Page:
Tuesday of the Twenty-eighth Week in Ordinary Time

Gal 5:1-6; Ps 119:41-48; Lk 11:37-41

Another translation of Psalm 119 takes the text, “and I will walk at liberty” and renders it “you will set my feet at large.”  Either way this verse invites us to reflect upon the freedom of the children of God to which we are called in our intimacy with Christ.  We have let the mercy of the LORD flowing from the side of the wounded Christ to purify and nourish us.  Indeed the blood of the Eucharist and the water of Baptism are constant reminders of the mercy that enables us to walk at liberty with our feet at large.  This is the promise of salvation in Christ.  In the law of Christ we place our hope, no one can take the word of truth from our mouths.  We strive to keep his law continually, forever and ever.  Over the years and by his mercy we begin to delight in his commands to love God with our whole being and to love our neighbor as ourselves.  His commands become our delight, our love.  By his mercy we lift up our hands to praise the Lord, and we lift up our minds to meditate on his statutes.  As Saint Paul teaches his brothers and sisters in Galatia, so he teaches us: “For freedom Christ set us free; so stand firm and do not submit again to the yoke of slavery.”  The Divine Teacher likewise teaches his fellow guests to pay attention to the one thing that matters, the inside—our hearts so that they may be cleansed of plunder and evil and filled with grace and glory.  For this reason we are here, and we partake of the body, blood, soul and divinity of our Lord Jesus Christ.


The one thing that matters for Saint Luke is that we sit at the feet of the Master and listen, that we are hospitable to the Word Made Flesh and dwelling among us.  Saint Paul distills his good news in a similar fashion when he writes, “For in Christ Jesus, neither circumcision nor uncircumcision counts for anything, but only faith working through love.”  The freedom to which Christ beckons us is the freedom of the children of God.  We are to live and move and have our being in the Holy Spirit who enables us to love one another as the Father loves the Son and as the Son loves the Father.  Such perfection in love is not merited nor earned by observance of the law.  Indeed, the law was never meant to be a way to force God to make us holy.  Rather, being holy is the fruit of an ongoing conversion in Christ of becoming one with the Crucified and Risen Lord Jesus.  Saint Paul has known in the depths of his own heart the frustration of trying to save himself.  It is impossible.  Indeed, no one can observe the entire law; no one can be righteous by his own efforts.  We become holy by the mystery and grace of Christ overwhelming our weakness and vice, our sin and habits of sin, our darkness and desire to stay in the darkness.  Saint Paul warned his community at Galatia not to return to reliance upon circumcision or any ritual or any law to save them.  These outward manifestations of interior grace are not unlike the sacraments that we have so often misused and treated as magic or superstition.  The Sacrament of the Church and the seven sacraments of the Church are grace filled encounters with the Risen and Glorious Lord Jesus Christ who alone can rescue ourselves from ourselves.  Indeed, we wait in faith and in the Holy Spirit for the righteousness of Christ to transform us from glory to glory so that we can hope to live in faith and love.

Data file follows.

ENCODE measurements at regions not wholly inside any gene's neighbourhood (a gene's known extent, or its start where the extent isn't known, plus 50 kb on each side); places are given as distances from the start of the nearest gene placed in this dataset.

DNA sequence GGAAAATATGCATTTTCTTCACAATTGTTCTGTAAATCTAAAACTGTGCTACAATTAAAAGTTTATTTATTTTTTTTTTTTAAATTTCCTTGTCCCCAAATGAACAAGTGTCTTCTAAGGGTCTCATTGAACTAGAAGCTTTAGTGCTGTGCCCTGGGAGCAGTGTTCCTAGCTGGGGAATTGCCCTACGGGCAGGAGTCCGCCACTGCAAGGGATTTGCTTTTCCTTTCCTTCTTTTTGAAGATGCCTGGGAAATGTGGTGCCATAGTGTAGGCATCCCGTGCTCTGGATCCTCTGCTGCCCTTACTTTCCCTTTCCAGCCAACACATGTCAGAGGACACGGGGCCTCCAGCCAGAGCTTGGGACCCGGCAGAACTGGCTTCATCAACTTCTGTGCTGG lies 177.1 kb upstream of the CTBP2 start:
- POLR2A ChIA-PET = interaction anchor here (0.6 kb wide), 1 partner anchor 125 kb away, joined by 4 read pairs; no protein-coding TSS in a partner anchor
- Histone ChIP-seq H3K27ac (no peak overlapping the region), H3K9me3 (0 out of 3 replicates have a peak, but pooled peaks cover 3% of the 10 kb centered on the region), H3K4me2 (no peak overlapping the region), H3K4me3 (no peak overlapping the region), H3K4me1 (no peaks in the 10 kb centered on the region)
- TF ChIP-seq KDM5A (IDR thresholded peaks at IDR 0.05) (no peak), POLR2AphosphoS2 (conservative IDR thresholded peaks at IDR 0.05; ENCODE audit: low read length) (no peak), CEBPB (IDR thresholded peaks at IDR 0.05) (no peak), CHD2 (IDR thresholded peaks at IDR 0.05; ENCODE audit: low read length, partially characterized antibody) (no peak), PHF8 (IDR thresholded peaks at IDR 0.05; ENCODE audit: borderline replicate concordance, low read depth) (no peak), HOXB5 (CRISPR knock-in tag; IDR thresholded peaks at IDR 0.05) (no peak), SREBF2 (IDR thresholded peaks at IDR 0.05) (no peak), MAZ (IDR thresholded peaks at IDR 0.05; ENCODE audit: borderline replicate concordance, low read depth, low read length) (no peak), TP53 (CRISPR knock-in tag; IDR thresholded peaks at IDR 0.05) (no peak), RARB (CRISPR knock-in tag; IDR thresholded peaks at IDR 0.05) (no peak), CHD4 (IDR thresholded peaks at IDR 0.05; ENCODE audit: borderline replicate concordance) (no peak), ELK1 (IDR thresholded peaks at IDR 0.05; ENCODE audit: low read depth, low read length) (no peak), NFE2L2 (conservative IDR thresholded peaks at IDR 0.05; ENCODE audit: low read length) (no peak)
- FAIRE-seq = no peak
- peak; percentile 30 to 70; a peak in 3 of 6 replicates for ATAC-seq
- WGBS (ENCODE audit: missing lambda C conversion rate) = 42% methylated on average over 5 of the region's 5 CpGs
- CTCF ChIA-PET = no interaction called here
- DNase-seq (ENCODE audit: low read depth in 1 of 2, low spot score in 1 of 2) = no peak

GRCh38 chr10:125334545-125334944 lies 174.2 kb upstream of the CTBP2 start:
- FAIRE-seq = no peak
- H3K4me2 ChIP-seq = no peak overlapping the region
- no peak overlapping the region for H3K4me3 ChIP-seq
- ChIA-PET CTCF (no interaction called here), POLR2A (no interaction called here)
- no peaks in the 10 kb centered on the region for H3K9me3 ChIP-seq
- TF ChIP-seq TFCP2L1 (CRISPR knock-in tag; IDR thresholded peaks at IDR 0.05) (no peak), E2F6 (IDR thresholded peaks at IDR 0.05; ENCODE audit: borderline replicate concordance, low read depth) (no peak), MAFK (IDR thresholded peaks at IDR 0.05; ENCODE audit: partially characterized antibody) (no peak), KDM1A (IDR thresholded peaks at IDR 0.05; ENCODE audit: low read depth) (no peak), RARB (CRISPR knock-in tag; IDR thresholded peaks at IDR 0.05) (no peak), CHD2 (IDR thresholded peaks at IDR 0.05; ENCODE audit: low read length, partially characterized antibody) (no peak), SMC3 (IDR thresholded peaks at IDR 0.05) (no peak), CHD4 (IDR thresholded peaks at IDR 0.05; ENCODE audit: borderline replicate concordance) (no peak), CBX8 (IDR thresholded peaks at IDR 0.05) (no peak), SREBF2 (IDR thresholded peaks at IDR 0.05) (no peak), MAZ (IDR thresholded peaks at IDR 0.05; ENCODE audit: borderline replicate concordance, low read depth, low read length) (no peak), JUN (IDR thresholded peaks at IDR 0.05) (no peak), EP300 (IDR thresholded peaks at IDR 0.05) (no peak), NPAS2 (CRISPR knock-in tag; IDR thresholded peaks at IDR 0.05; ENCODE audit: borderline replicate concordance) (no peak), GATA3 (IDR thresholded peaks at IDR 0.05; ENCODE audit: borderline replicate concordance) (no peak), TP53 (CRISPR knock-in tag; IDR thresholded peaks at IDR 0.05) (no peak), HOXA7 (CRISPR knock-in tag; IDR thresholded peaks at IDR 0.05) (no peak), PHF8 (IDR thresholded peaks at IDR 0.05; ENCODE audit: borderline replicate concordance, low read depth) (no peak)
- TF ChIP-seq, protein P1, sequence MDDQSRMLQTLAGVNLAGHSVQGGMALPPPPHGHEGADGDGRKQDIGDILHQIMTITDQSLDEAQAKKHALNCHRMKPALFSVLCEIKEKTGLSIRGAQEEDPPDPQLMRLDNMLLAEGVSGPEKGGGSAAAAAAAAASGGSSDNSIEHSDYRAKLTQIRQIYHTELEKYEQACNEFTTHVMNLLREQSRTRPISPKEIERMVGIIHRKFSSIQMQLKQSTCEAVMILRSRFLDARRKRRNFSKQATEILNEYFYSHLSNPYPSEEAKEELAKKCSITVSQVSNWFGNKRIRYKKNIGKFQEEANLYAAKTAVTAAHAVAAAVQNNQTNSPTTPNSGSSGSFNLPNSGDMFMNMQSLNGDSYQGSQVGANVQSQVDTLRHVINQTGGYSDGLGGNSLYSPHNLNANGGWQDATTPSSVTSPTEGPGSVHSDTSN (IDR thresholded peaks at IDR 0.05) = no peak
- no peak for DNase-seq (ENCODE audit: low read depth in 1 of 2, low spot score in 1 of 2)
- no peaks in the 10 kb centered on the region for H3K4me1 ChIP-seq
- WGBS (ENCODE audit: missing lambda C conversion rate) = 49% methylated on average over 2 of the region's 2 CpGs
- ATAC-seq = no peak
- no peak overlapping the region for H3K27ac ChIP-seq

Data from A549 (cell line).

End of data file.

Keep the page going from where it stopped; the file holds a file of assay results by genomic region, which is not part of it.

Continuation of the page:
The Pharisee was more than amazed; he was scandalized to observe that Jesus ignored the prescribed washing before the meal.  Perhaps the Lord Jesus was trying to catch the attention of those at table to offer them another morsel of nourishment.  The Lord Jesus challenged the Pharisees: “Although you cleans the outside of the cup and the dish, inside you are filled with plunder and evil.”  Other translations call the content of the self-contented soul: “rapine and iniquity,” or “extortion and wickedness.”  In their attention to the details of ritual purity the Pharisees neglected to seek purity of heart, that which is essential to living a truly holy life.  The Divine Teacher instructs his fellow table guests about how foolish the Pharisees really are:  “Did not the maker of the outside also make the inside?”  Then comes the wisdom of the interior life taught by our Savior: “But as to what is within, give alms, and behold, everything will be clean for you.”  Purity of heart, the cleansing of the soul, is accomplished when we are no longer self-focused, introspective, and self-absorbed.  When we attend to the needs and cares of those around us, then we are made whole and holy, inside and out.  We, too, are amazed that it is external behavior that purifies our internal being.  Indeed, we are made holy by love.  This is the one thing that matters.